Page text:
Leyline Of Abundance, Not Leyline Of The Void, Is The Leyline We Should All Be Talking About

Have we been looking at the wrong Leyline in Core Set 2020? Sam Black sees surprising potential in Leyline of Abundance, and he’s here to show you how to exploit it in Standard and Modern!

It’s always risky to print free mana. When we think about the best starts people can have, we generally think about the restriction of playing one land per turn. When we’re talking about green decks, we generally assume a mana creature can be cast on the first turn, so we’re looking at three mana on Turn 2. From there, we generally talk about draws that have another accelerator of some kind to cast on Turn 2 (if you want to talk about casting something like a Nissa, Who Shakes the World on Turn 3), but if your draw requires a Llanowar Elves on Turn 1 and three more on Turn 2, it’s not really taken seriously, even in Modern, where you can play more than four functional Llanowar Elves.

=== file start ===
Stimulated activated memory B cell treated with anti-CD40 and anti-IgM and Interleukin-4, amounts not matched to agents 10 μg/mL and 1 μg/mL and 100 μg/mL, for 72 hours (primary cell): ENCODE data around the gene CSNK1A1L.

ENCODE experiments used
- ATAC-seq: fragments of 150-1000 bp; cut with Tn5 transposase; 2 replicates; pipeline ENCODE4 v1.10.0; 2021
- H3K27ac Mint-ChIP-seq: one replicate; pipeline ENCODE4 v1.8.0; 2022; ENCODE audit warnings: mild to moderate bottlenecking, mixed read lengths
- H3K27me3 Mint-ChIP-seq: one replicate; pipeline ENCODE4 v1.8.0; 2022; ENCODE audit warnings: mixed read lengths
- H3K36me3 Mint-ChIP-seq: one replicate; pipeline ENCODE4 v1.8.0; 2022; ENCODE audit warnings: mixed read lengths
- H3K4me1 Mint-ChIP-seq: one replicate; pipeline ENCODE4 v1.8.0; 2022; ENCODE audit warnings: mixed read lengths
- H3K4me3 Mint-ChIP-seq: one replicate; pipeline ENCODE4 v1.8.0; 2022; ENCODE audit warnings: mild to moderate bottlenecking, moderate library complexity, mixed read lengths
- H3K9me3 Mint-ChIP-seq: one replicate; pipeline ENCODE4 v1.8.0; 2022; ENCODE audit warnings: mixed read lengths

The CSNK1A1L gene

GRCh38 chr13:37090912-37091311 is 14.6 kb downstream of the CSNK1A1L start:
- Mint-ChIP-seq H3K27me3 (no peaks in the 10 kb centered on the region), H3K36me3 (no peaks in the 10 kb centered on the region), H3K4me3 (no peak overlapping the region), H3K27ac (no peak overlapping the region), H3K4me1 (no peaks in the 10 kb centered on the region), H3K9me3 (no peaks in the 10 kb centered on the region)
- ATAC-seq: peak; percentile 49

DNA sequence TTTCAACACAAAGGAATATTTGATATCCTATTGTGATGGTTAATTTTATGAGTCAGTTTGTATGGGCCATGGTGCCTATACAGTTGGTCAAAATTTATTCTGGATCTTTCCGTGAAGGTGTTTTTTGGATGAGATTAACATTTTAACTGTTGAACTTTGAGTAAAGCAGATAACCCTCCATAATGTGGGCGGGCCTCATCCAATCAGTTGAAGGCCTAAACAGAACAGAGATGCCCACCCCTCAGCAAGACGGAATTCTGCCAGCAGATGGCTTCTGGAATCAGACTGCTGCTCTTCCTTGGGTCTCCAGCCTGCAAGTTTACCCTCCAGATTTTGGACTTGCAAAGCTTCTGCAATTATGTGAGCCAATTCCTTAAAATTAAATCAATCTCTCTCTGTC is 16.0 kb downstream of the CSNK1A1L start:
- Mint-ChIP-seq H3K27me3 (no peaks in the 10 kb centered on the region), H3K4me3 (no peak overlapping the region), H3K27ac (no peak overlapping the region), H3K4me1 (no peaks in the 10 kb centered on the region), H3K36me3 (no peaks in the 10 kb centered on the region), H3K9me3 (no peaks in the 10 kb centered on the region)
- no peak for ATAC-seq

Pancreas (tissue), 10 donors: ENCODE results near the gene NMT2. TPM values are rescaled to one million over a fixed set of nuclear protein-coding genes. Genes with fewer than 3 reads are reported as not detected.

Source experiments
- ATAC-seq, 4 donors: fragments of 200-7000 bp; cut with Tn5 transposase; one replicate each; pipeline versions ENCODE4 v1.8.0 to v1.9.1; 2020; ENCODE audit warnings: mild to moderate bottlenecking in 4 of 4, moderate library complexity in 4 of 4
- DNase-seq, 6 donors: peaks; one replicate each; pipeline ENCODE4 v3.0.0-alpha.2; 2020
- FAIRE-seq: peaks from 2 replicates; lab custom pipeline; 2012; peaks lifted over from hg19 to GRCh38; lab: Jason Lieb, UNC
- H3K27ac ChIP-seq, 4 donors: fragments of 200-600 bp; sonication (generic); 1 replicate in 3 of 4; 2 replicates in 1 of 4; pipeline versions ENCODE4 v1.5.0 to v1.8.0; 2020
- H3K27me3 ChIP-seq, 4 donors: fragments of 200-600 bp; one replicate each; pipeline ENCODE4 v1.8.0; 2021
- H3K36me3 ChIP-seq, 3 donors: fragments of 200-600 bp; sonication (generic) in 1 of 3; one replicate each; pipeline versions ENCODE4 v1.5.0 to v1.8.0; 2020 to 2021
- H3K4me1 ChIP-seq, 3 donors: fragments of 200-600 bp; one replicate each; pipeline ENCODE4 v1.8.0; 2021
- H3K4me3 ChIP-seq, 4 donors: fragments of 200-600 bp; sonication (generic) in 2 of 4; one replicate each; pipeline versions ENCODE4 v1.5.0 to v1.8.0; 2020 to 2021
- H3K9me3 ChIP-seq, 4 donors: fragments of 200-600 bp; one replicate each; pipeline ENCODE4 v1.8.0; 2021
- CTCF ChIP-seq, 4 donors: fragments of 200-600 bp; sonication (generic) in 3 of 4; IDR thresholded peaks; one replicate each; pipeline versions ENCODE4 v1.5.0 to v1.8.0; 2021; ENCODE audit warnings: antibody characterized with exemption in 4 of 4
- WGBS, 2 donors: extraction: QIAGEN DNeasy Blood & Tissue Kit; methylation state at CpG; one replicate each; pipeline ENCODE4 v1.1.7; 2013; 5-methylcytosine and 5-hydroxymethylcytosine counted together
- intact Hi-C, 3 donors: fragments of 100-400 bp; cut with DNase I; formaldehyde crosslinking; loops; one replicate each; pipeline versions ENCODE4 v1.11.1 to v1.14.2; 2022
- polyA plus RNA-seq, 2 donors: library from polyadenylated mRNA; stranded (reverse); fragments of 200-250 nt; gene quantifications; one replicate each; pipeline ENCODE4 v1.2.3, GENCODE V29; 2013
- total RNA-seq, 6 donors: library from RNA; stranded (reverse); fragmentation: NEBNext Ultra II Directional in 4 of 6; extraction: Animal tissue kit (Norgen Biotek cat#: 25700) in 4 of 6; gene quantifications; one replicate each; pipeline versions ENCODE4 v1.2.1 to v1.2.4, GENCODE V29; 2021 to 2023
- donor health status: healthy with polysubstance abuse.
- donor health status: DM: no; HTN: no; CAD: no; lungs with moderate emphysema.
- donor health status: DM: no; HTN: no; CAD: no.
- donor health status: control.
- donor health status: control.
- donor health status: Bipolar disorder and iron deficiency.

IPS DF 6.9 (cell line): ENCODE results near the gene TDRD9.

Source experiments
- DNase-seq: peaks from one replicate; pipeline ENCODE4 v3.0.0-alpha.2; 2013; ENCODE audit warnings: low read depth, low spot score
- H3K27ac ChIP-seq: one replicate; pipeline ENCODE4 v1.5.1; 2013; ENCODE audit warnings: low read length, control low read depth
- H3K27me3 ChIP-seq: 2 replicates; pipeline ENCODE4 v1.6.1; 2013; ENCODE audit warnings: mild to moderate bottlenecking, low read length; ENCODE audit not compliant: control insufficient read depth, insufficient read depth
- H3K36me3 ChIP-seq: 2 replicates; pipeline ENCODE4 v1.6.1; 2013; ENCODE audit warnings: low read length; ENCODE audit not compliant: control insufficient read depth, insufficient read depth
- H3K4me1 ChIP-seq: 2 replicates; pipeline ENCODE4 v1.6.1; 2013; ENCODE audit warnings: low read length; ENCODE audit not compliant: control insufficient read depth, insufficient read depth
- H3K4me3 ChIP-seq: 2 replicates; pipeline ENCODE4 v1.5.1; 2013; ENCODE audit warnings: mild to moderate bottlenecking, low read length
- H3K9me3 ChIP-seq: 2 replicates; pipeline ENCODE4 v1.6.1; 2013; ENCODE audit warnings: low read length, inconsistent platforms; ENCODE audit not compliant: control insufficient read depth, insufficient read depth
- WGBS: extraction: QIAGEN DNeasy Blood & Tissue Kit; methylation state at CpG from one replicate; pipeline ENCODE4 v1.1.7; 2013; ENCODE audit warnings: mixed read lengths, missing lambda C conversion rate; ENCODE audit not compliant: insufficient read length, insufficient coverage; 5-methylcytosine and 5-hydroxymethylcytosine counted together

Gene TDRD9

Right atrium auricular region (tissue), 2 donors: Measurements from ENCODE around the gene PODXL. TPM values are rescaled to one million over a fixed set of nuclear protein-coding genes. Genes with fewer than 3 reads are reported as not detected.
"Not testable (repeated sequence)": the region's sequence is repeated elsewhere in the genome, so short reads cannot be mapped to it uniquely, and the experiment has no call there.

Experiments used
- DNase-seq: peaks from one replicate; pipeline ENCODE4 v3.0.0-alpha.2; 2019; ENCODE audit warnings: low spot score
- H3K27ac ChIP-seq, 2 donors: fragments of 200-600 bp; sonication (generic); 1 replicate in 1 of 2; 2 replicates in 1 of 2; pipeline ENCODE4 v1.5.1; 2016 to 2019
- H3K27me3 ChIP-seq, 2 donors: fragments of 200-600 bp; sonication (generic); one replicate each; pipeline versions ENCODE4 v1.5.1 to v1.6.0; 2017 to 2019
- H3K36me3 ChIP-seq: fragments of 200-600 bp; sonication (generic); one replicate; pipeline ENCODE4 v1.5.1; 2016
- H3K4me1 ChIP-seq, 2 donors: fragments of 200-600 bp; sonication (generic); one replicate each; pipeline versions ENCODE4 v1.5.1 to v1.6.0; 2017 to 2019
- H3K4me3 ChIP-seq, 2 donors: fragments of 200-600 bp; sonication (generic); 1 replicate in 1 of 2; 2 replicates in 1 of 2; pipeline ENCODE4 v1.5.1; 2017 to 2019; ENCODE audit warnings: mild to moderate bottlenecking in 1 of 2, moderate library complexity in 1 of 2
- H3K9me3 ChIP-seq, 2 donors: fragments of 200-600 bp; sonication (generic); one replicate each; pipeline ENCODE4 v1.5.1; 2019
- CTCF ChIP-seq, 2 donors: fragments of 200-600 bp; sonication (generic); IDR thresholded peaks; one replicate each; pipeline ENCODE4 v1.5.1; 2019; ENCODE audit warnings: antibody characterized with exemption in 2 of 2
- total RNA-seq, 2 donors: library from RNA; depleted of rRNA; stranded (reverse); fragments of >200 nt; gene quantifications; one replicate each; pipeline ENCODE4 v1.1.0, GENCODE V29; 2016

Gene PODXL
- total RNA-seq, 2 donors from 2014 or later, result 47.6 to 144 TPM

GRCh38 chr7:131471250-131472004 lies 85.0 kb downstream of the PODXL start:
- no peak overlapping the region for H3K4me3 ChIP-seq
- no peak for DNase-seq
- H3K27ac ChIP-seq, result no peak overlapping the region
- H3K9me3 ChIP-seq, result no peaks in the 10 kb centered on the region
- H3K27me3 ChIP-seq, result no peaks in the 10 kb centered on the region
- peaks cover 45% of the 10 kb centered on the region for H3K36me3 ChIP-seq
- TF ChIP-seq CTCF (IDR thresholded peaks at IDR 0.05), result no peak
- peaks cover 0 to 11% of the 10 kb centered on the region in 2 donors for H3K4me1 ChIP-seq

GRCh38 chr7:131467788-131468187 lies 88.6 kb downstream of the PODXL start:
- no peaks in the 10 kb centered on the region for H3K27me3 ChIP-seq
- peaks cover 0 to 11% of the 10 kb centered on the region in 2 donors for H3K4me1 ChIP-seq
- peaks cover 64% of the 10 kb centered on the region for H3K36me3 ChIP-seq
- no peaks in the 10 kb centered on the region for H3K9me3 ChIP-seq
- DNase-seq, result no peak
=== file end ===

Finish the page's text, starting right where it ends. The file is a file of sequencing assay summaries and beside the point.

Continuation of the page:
Leyline of Abundance radically throws this off. How much mana can you have on Turn 2? Four? Yes, but four is the baseline. You only need two Leyline of Abundances and a Llanowar Elves (and two lands, of course) for five mana on Turn 2. Technically, you can have more than that. In fact, do you know the most mana you can spend on Turn 2 in Standard? Obviously if you have four Leylines, a Llanowar Elves, and two lands, that would give you seven mana, which is a fine start, but if you add Nissa, Who Shakes the World to untap a Forest, that Forest can give you an additional six mana, and you can also get two extra from your lands because you only need to tap the Llanowar Elves to cast the Nissa, so that means you could spend five mana on the Nissa and still have ten mana left to spend.